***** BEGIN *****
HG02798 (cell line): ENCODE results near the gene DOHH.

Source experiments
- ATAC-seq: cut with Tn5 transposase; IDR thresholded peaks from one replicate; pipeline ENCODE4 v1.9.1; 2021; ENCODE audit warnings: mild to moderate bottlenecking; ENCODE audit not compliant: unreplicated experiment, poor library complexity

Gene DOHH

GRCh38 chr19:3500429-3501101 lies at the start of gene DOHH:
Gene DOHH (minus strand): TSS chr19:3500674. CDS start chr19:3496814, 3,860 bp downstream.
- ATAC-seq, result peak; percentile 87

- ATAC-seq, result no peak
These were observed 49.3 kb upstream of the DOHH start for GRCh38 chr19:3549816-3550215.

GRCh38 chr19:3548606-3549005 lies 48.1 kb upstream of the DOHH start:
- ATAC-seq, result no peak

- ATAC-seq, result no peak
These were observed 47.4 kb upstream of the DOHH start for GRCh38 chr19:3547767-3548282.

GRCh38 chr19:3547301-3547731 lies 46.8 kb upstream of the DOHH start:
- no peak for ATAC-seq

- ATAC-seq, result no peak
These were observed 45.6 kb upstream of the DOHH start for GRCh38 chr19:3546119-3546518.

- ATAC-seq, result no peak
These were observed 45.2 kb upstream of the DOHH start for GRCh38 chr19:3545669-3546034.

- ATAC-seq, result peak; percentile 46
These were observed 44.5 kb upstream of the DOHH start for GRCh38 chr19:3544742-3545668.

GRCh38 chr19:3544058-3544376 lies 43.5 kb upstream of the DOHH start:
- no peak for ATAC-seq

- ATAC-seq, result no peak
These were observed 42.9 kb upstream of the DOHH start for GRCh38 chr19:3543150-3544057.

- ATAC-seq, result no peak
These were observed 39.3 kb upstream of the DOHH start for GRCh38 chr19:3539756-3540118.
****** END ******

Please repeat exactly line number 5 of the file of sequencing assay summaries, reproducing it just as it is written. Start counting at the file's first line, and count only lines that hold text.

GRCh38 chr19:3500429-3501101 lies at the start of gene DOHH: